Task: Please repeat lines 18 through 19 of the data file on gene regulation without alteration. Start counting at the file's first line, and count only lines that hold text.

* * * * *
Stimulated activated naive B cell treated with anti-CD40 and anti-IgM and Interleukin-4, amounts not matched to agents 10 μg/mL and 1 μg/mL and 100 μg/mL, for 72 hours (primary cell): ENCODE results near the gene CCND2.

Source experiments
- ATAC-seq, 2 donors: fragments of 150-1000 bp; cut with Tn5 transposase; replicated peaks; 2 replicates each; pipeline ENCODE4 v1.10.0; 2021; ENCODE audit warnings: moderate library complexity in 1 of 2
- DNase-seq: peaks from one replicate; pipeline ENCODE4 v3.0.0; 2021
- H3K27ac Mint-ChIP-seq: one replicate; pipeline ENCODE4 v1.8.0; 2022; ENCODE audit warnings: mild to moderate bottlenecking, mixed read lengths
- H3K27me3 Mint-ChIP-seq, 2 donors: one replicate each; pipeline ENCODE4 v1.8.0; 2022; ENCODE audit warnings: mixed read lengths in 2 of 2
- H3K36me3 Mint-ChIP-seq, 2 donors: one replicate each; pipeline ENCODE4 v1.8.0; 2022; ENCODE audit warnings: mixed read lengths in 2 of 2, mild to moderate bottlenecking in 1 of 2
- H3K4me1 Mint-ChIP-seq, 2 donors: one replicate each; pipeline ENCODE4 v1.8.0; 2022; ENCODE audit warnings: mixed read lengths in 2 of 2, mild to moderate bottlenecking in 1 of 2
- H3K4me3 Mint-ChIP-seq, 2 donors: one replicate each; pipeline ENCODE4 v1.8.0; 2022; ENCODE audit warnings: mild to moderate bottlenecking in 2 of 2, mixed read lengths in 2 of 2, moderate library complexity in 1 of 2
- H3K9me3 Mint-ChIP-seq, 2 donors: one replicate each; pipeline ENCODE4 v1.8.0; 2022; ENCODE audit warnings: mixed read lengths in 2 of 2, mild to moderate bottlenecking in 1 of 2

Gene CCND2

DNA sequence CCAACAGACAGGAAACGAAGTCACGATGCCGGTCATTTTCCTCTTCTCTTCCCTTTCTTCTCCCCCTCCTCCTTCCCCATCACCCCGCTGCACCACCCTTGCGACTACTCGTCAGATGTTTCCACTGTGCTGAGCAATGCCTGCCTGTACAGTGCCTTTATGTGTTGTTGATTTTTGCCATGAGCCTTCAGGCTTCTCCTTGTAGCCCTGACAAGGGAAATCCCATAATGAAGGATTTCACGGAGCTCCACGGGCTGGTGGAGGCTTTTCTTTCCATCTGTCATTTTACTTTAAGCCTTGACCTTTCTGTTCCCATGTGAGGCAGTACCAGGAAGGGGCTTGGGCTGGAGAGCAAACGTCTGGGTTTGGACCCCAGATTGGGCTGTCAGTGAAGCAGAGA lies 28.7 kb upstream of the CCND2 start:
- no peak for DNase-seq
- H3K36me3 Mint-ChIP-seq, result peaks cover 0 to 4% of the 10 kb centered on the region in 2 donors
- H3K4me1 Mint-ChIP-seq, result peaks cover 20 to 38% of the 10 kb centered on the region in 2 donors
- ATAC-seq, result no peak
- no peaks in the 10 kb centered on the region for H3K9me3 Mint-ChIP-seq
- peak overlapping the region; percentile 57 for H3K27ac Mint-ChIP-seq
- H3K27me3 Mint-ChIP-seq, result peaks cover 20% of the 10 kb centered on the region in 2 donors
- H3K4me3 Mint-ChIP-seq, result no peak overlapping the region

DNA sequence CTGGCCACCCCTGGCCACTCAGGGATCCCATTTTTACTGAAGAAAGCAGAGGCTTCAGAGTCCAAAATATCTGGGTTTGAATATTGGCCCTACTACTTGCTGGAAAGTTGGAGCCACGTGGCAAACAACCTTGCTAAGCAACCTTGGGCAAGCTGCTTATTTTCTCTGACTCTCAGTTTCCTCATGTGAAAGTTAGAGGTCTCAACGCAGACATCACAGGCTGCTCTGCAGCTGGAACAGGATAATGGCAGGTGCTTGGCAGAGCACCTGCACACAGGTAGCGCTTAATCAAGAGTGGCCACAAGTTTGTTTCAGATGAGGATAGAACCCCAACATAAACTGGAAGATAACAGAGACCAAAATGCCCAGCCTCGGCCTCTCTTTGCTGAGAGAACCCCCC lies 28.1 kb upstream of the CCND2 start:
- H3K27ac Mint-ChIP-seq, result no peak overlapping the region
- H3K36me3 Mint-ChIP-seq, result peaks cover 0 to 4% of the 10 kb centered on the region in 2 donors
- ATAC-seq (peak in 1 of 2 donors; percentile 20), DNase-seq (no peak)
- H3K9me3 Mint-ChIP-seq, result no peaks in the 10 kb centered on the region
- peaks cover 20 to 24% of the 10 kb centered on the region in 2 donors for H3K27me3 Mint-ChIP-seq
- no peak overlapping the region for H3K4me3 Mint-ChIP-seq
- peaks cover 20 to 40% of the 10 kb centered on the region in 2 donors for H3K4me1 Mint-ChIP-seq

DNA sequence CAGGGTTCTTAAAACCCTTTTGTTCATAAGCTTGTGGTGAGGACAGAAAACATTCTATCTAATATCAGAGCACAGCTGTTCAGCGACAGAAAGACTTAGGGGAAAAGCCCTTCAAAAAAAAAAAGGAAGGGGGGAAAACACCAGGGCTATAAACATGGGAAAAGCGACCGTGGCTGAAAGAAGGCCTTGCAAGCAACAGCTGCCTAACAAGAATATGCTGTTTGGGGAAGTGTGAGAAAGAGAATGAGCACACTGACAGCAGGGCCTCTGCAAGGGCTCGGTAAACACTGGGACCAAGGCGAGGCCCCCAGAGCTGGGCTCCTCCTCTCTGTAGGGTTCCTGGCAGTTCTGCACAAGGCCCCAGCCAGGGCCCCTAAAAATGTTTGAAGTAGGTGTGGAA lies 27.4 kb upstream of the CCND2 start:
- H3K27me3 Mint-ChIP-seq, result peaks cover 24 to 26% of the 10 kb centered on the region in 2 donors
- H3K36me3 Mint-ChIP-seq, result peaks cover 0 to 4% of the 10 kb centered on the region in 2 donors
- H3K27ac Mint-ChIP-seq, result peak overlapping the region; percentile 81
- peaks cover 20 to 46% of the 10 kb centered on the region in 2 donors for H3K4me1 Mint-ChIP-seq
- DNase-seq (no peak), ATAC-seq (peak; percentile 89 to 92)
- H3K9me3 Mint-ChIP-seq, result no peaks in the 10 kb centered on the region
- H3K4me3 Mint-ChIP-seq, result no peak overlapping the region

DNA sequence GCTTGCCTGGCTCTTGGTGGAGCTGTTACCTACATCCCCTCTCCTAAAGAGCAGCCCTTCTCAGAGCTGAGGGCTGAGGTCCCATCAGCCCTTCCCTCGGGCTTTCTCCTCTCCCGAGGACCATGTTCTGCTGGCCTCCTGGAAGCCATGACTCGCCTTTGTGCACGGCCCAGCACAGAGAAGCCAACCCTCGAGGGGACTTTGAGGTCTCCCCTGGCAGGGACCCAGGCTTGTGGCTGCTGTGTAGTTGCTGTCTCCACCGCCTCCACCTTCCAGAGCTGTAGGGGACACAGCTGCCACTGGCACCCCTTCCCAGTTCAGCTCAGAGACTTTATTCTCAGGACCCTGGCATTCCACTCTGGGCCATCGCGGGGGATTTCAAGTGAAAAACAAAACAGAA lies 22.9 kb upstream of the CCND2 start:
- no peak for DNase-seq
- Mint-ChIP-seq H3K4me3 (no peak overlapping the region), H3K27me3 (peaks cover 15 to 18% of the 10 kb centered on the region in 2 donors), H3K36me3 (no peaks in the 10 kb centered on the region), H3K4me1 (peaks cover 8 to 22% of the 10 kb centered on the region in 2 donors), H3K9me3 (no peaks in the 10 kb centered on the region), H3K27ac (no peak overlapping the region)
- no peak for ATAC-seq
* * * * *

- peak overlapping the region; percentile 57 for H3K27ac Mint-ChIP-seq
- H3K27me3 Mint-ChIP-seq, result peaks cover 20% of the 10 kb centered on the region in 2 donors